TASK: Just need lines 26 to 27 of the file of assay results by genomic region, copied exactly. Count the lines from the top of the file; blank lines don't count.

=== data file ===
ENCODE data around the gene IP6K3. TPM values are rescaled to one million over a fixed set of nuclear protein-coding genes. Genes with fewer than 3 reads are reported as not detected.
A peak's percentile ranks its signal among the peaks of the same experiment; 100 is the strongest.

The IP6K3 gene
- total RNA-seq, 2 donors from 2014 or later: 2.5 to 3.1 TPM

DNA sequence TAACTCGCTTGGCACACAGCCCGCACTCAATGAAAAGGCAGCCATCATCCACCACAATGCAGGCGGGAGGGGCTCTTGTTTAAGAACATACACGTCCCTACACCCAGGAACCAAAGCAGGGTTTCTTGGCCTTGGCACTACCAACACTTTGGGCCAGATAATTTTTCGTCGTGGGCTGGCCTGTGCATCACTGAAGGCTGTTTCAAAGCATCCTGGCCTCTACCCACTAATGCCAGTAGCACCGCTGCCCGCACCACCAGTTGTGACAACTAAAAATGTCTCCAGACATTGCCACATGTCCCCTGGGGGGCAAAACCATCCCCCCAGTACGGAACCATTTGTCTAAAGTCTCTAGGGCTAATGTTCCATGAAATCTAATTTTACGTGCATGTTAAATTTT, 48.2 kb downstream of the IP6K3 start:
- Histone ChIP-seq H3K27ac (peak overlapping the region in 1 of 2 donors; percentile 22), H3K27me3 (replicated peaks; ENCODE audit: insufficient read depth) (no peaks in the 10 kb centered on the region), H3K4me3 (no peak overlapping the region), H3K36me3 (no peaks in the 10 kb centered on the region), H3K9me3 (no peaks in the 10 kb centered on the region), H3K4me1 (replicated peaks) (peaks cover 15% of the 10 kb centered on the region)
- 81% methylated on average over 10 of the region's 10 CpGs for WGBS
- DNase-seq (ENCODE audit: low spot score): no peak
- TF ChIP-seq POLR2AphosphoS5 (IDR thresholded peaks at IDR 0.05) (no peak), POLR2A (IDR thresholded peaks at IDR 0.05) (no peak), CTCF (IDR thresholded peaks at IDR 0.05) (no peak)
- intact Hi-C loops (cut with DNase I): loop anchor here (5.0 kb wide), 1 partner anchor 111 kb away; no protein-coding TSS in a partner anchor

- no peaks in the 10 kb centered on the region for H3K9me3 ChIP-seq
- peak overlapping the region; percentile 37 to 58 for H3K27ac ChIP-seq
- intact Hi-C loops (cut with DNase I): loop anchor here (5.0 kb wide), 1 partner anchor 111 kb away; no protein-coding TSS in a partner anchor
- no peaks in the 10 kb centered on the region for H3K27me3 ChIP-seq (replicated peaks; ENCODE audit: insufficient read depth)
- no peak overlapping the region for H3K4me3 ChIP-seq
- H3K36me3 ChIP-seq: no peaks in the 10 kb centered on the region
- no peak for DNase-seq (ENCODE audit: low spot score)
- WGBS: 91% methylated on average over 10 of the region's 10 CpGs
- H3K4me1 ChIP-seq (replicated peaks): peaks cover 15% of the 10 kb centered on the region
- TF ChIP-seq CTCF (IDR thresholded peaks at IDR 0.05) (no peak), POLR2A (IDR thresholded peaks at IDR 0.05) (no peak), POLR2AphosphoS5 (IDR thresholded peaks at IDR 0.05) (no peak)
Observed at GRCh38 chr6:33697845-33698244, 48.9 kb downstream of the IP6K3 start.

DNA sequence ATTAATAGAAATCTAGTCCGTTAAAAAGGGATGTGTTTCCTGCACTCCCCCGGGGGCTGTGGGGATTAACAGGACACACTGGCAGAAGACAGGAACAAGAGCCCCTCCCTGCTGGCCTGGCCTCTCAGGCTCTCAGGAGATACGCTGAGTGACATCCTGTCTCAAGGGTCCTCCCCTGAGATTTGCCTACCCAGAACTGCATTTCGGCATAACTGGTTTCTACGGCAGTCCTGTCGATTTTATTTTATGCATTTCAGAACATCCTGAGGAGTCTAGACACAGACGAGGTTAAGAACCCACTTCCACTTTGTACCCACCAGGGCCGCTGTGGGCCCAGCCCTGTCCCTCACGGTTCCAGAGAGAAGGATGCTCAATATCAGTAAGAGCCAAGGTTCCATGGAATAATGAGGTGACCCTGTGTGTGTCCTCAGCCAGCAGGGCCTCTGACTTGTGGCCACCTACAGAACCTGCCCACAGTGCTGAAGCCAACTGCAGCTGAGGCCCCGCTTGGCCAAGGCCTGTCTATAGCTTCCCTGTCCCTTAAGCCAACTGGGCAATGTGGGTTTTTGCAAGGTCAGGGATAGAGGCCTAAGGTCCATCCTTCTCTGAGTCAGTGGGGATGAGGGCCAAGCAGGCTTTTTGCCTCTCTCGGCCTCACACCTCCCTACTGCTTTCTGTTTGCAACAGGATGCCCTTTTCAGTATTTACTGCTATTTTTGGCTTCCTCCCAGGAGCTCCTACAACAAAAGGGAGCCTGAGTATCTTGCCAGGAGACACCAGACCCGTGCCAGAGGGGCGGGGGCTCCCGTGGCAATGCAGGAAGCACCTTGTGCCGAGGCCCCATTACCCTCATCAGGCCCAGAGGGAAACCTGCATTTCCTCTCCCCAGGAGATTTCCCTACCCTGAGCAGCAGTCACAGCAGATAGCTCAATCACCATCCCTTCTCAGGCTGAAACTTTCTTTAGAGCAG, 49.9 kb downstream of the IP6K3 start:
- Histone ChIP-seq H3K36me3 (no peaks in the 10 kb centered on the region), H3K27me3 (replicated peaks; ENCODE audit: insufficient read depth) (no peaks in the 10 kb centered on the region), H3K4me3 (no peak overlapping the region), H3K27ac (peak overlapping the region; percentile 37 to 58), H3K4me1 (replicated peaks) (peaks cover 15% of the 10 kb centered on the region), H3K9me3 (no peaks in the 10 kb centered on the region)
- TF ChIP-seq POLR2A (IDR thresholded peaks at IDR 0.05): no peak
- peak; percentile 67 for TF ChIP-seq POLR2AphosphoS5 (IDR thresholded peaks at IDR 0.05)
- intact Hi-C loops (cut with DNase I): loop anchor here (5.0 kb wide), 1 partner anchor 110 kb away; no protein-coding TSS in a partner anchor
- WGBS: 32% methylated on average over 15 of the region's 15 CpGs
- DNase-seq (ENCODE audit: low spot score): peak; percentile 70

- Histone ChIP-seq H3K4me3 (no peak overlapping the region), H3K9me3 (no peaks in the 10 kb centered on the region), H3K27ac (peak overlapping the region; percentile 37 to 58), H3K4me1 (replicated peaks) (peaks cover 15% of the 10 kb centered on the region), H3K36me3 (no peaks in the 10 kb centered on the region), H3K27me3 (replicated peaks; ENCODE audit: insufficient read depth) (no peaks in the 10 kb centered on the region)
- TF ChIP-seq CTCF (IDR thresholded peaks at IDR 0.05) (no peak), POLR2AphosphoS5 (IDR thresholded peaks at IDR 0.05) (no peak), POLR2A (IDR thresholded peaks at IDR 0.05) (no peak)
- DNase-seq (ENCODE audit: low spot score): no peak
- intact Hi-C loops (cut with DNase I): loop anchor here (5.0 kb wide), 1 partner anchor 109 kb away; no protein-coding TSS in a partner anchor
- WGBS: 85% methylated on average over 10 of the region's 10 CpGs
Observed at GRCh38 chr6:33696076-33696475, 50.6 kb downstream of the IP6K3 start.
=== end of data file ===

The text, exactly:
- intact Hi-C loops (cut with DNase I): loop anchor here (5.0 kb wide), 1 partner anchor 110 kb away; no protein-coding TSS in a partner anchor
- WGBS: 32% methylated on average over 15 of the region's 15 CpGs